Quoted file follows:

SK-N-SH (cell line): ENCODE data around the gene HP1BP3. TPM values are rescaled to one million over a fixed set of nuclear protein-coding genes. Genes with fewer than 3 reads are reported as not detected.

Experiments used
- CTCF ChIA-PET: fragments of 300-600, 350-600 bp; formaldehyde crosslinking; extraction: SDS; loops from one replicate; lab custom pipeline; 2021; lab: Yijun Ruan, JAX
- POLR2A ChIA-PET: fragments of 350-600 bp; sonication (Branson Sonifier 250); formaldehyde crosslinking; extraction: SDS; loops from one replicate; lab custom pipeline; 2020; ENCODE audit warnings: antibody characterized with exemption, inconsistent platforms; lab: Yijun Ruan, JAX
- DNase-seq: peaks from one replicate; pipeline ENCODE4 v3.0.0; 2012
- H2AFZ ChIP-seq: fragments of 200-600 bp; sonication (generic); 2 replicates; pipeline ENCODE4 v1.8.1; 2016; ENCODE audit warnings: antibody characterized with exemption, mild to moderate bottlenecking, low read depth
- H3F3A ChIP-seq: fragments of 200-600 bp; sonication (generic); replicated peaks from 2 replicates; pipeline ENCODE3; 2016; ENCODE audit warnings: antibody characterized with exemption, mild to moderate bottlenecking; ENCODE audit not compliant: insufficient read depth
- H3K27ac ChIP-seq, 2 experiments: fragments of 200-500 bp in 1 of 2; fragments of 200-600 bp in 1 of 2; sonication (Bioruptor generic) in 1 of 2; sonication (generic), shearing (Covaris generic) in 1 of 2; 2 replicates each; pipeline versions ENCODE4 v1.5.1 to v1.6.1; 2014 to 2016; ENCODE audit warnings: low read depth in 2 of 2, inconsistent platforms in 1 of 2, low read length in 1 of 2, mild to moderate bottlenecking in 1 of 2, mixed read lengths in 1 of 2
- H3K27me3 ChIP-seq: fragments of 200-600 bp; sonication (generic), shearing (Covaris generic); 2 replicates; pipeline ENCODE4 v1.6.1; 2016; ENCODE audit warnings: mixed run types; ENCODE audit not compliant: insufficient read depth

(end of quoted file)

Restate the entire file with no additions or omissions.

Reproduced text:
SK-N-SH (cell line): ENCODE data around the gene HP1BP3. TPM values are rescaled to one million over a fixed set of nuclear protein-coding genes. Genes with fewer than 3 reads are reported as not detected.

Experiments used
- CTCF ChIA-PET: fragments of 300-600, 350-600 bp; formaldehyde crosslinking; extraction: SDS; loops from one replicate; lab custom pipeline; 2021; lab: Yijun Ruan, JAX
- POLR2A ChIA-PET: fragments of 350-600 bp; sonication (Branson Sonifier 250); formaldehyde crosslinking; extraction: SDS; loops from one replicate; lab custom pipeline; 2020; ENCODE audit warnings: antibody characterized with exemption, inconsistent platforms; lab: Yijun Ruan, JAX
- DNase-seq: peaks from one replicate; pipeline ENCODE4 v3.0.0; 2012
- H2AFZ ChIP-seq: fragments of 200-600 bp; sonication (generic); 2 replicates; pipeline ENCODE4 v1.8.1; 2016; ENCODE audit warnings: antibody characterized with exemption, mild to moderate bottlenecking, low read depth
- H3F3A ChIP-seq: fragments of 200-600 bp; sonication (generic); replicated peaks from 2 replicates; pipeline ENCODE3; 2016; ENCODE audit warnings: antibody characterized with exemption, mild to moderate bottlenecking; ENCODE audit not compliant: insufficient read depth
- H3K27ac ChIP-seq, 2 experiments: fragments of 200-500 bp in 1 of 2; fragments of 200-600 bp in 1 of 2; sonication (Bioruptor generic) in 1 of 2; sonication (generic), shearing (Covaris generic) in 1 of 2; 2 replicates each; pipeline versions ENCODE4 v1.5.1 to v1.6.1; 2014 to 2016; ENCODE audit warnings: low read depth in 2 of 2, inconsistent platforms in 1 of 2, low read length in 1 of 2, mild to moderate bottlenecking in 1 of 2, mixed read lengths in 1 of 2
- H3K27me3 ChIP-seq: fragments of 200-600 bp; sonication (generic), shearing (Covaris generic); 2 replicates; pipeline ENCODE4 v1.6.1; 2016; ENCODE audit warnings: mixed run types; ENCODE audit not compliant: insufficient read depth